Current Exhibits

Larger Than Life

by Velda Newman

Sea Shells by Velda Newman

January 9  - July 11, 2023

Velda Newman is a contemporary quilt maker and fiber artist from Nevada City, California.  Her large-scale designs, portraying subjects from nature, have been exhibited extensively throughout the United States, Europe, Australia, and Japan.  Newman uses textiles and thread the way other artists use paint and brush.

Flora, Fauna, and Landscape/Paisaje

Chile Quilting and TSAO/Textile Artists of Southeast Ohio

Tricahue en Extinsion/Patagonia Conure in Extinctión Loreto Silva/Chile Quilting

through May 2, 2023

Flora, Fauna, and Landscape is an international project between quilters from Southeast Ohio and Chile The exhibition was created by focus on the habitat in which each artist lives and to showcase each artist’s textile art style. There are 17 works in the collection.

 

Say Your Piece
Black Women: Mothers, Martyrs, and Misunderstood

Curated by Stacey Watson

hope, half empty by Chawne Kimber

October 21  - February 21, 2023

Say Your Piece- Black Women: Mothers, Martyrs, and Misunderstood is the first installation  the Say Your Piece three-part series. This exhibition is curated by Stacey A. Watson, NQM Director of Equitable Partnerships, to enlighten the audience on specific issues that have and continue to affect Black women in America. It is a visual journey that includes a combination of symbolism and inspiration attached to the African diaspora, heightening our sense of cultural awareness. It is a unique experience as it provides the artists an opportunity to display what speaks to them, to you, to us.

 

 

School Block Challenge 2023

through April 4, 2023

School Block Challenge 2023 competition and exhibition is celebrating 30 years. This quilt block contest and exhibit is open nationwide to students in K-12th grade. Moda Fabrics provides three challenge fabrics which must be included in each block. Entries must also contain some type of machine or hand stitching.

 

Currently on exhibition through April 4, 2023.

 

To view an interactive flip book showcasing the year's exhibitions, click here.

 


The National Quilt Museum Collection


The National Quilt Museum's main gallery is made up of quilts from the museum's own collection. Currently, the museum has over 600 quilts in our collection. At any given time, 50-60 of these quilts are on display in the gallery for the public to view. The rest of the collection is housed in our temperature and humidity controlled vault.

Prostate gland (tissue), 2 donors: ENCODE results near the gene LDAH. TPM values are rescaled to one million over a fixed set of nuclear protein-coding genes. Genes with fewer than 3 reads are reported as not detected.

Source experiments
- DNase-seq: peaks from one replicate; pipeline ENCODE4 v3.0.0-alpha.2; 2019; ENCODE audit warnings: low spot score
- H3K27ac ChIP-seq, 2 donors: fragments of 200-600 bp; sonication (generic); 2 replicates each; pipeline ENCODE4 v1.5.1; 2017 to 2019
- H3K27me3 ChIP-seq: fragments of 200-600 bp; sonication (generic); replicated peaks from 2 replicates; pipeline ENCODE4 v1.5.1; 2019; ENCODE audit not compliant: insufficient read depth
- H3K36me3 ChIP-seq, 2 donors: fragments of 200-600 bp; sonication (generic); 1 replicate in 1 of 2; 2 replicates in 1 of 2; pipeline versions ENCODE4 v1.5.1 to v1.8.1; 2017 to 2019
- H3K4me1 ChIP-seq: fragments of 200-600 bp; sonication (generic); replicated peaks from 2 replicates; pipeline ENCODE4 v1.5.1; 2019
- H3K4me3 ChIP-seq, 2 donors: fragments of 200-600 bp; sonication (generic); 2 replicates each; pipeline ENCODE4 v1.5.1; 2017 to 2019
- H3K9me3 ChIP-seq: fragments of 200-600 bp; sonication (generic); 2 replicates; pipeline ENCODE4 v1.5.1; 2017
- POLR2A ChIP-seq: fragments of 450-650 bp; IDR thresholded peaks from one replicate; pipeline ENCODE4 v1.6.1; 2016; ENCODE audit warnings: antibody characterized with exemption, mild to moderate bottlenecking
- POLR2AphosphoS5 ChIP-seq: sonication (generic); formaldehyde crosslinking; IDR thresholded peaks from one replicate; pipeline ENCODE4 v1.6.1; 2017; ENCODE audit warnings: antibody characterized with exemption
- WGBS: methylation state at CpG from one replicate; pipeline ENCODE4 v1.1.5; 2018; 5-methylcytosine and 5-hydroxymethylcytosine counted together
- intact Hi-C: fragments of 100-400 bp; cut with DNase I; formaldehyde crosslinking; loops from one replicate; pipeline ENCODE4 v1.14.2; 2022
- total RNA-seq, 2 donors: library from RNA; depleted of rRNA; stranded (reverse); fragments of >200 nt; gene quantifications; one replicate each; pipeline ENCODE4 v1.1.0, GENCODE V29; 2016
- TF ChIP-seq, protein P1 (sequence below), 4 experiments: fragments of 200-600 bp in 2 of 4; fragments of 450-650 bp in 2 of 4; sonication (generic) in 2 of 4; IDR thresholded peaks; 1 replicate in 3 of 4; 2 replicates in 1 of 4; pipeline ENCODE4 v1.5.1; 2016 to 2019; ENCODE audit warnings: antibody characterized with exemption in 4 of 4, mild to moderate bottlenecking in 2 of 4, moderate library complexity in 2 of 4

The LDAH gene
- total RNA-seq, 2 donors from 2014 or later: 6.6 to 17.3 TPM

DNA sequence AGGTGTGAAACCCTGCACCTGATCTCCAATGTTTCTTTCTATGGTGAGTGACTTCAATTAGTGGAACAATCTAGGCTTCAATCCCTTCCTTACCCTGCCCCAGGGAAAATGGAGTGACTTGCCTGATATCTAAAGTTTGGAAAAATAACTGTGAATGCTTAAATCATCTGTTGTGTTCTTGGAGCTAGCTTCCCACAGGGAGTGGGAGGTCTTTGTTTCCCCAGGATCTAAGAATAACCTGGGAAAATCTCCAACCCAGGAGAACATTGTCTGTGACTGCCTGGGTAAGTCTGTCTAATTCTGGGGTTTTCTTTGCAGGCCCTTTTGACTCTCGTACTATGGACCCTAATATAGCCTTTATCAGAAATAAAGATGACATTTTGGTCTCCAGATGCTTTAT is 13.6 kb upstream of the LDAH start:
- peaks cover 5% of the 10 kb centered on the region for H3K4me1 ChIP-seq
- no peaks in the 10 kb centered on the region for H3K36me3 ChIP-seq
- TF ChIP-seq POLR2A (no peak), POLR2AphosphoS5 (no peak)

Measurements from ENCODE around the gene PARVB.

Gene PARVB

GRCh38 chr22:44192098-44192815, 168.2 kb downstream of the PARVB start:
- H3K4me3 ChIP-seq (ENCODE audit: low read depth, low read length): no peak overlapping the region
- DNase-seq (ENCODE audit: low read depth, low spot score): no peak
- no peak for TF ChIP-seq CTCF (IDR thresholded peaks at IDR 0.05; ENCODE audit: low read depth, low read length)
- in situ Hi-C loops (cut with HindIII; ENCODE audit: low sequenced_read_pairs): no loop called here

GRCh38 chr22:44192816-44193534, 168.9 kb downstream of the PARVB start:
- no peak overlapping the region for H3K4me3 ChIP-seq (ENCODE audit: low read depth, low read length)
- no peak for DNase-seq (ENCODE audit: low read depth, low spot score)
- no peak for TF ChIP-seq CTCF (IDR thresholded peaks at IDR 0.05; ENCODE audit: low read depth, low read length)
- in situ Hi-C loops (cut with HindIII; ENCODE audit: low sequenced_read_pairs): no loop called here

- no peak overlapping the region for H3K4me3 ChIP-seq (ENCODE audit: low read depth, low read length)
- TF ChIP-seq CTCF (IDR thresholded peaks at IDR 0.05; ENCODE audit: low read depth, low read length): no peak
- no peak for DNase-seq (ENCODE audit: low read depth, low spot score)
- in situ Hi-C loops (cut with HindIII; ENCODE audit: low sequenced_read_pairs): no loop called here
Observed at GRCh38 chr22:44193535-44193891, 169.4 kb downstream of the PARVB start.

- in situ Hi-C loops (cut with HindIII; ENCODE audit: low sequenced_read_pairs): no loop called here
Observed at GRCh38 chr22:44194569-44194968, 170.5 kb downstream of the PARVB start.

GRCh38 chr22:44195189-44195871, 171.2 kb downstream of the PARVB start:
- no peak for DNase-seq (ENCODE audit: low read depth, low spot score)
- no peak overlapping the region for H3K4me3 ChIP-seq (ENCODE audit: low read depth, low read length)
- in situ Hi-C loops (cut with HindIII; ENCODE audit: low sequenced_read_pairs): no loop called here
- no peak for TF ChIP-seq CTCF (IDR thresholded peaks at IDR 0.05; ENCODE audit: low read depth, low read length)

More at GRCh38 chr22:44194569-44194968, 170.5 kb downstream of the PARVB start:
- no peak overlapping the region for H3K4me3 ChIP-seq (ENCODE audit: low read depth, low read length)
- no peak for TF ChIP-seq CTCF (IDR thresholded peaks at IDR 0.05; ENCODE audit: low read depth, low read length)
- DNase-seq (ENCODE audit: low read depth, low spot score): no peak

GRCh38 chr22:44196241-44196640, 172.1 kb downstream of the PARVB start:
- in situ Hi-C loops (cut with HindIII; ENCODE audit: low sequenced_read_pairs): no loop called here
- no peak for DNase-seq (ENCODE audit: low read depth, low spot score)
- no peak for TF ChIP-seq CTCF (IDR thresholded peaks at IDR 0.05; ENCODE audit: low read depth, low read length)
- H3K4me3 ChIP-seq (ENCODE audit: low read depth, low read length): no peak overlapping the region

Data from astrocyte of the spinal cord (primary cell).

Our collection is made up of some of the most extraordinary quilts ever produced. The majority of the quilts in our collection are award winners from regional and national contests. Others have been chosen for a number of different reasons including their uniqueness or their historic relevance. The collection is quite diverse, including quilts of many different styles from quilters throughout the world. If you would like to get information on the collection, the museum produces a collection book with information on each of the quilts. The book is available through our online shop.

How do we choose the quilts for our collection? The museum receives thousands of submissions for collection consideration each year. A collection committee made up of well respected quilters and appraisers makes the final decision on which quilts will ultimately become part of the collection. Only one exception to this process exists. Each year the winning quilts at the AQS Paducah Quilt Show are added to the museum's collection without having to go through the typical process for selection.
We take great pride in the quality and diversity of the museum collection and we will continue to expand it as time goes forward.

 

The museum's collection became available online in partnership with the Alliance for the American Quilt through the Quilt Index. To see all of the museum's quilts, visit www.quiltindex.org.

Selections from the museum's collection are also online on the Google Cultural Institute website.



Oh WOW! Miniature Quilts

Miniature quilts have grown in popularity and sophistication over the past several years. These quilts are made to scale as any size quilt would be; they are simply smaller in scale. As a general rule, to be considered a 'miniature quilt' a quilt must be no more than 24 inches on a side.

The first reaction people have when they see these tiny wonders is "Oh, Wow!" Says National Quilt Museum founder Bill Schroeder, "No better words could describe this remarkable collection of miniature quilts. The more carefully you look at them, the more you will agree."


Note

The information on this website is not intended as legal or tax advice. For such advice, please consult an attorney or tax adviser.

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